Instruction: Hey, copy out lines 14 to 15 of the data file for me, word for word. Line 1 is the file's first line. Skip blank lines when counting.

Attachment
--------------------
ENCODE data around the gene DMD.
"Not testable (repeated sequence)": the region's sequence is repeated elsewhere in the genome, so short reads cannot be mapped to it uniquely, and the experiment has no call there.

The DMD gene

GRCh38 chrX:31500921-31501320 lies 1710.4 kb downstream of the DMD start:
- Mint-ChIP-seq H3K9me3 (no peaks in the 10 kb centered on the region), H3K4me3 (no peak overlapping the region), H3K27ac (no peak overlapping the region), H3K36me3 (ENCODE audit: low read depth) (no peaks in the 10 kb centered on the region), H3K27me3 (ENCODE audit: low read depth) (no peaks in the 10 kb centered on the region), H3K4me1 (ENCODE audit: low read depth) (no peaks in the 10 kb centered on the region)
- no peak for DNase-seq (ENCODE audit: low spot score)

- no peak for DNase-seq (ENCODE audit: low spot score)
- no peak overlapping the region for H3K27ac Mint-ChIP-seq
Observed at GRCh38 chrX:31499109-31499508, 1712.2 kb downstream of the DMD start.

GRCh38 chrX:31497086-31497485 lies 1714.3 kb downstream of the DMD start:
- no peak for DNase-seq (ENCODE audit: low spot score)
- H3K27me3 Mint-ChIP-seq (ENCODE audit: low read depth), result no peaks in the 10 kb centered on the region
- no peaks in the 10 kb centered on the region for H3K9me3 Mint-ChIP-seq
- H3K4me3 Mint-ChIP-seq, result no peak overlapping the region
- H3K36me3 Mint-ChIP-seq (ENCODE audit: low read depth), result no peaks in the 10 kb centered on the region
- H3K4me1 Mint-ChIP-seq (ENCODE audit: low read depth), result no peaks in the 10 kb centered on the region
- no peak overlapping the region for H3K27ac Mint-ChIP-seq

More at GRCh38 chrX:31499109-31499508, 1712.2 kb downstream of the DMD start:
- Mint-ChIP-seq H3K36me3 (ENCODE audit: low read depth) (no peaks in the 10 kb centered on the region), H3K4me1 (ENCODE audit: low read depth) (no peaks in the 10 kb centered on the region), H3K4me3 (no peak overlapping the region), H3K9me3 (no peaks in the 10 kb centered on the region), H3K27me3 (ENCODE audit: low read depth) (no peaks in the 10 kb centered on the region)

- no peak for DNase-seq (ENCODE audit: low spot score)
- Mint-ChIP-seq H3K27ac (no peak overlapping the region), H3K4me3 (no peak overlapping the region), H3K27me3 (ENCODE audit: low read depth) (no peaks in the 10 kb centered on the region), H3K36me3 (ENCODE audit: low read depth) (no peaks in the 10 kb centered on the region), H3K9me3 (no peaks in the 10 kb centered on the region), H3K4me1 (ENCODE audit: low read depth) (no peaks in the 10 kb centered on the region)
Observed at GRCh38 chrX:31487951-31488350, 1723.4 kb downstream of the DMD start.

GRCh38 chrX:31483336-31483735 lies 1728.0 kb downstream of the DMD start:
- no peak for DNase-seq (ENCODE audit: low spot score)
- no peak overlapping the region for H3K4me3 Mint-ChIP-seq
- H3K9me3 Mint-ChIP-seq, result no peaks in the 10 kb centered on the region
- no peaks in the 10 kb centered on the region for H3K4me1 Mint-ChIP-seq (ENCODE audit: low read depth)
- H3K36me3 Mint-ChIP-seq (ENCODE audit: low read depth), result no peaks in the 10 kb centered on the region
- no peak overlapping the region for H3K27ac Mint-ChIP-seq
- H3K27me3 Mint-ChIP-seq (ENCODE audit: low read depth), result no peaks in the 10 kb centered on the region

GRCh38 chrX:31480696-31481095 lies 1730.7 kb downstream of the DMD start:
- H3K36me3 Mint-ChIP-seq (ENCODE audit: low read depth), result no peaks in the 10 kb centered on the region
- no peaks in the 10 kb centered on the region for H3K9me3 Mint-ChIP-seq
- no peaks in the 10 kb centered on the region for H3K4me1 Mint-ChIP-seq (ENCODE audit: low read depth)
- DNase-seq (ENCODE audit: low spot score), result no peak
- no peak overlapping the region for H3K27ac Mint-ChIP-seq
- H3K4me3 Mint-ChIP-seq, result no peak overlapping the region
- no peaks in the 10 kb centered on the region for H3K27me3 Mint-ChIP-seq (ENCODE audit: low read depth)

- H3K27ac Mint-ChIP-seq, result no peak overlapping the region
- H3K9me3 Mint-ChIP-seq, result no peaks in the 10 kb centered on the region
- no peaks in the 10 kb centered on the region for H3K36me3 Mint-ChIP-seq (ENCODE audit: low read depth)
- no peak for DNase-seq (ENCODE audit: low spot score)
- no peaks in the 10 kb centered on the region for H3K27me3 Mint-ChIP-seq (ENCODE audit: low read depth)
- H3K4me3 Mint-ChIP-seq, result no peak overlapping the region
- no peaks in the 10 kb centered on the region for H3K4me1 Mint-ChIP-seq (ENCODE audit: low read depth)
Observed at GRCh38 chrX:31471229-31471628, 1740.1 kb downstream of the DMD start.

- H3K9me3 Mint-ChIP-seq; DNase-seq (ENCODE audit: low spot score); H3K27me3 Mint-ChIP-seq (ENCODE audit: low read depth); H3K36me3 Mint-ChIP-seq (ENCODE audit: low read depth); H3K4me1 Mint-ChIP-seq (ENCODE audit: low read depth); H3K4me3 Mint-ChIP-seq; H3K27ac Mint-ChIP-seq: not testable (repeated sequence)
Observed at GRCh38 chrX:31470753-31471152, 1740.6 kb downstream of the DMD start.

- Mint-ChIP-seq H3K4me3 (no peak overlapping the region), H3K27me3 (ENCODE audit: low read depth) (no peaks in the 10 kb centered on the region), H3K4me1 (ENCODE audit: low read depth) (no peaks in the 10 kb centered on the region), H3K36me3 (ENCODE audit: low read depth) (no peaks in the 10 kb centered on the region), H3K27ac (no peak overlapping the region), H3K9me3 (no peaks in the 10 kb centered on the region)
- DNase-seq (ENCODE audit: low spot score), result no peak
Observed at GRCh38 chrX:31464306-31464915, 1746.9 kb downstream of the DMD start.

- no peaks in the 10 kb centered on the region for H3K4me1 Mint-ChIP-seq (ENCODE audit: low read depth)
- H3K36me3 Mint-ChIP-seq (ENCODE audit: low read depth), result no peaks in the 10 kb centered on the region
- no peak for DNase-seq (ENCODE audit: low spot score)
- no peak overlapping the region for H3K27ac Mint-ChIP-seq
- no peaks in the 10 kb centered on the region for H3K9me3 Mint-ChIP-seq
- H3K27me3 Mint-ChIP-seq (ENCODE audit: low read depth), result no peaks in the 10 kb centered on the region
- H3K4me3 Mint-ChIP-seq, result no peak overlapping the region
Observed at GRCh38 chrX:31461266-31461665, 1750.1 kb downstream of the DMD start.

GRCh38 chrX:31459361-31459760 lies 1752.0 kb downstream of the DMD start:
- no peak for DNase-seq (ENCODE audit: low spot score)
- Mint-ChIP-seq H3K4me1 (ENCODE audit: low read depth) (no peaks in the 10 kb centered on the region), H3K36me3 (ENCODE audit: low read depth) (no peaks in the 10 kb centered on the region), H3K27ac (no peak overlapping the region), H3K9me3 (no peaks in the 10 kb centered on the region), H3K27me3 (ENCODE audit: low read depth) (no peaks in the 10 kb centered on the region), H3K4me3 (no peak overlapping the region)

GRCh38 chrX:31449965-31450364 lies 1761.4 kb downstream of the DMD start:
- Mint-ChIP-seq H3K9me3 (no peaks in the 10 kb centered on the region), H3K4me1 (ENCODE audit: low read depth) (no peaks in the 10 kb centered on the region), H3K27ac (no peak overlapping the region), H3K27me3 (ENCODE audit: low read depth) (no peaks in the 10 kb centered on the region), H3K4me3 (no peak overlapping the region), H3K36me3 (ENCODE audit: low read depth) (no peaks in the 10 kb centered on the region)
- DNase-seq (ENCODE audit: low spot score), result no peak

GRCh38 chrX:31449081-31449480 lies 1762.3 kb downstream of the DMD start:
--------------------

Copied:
- H3K4me3 Mint-ChIP-seq, result no peak overlapping the region
- H3K36me3 Mint-ChIP-seq (ENCODE audit: low read depth), result no peaks in the 10 kb centered on the region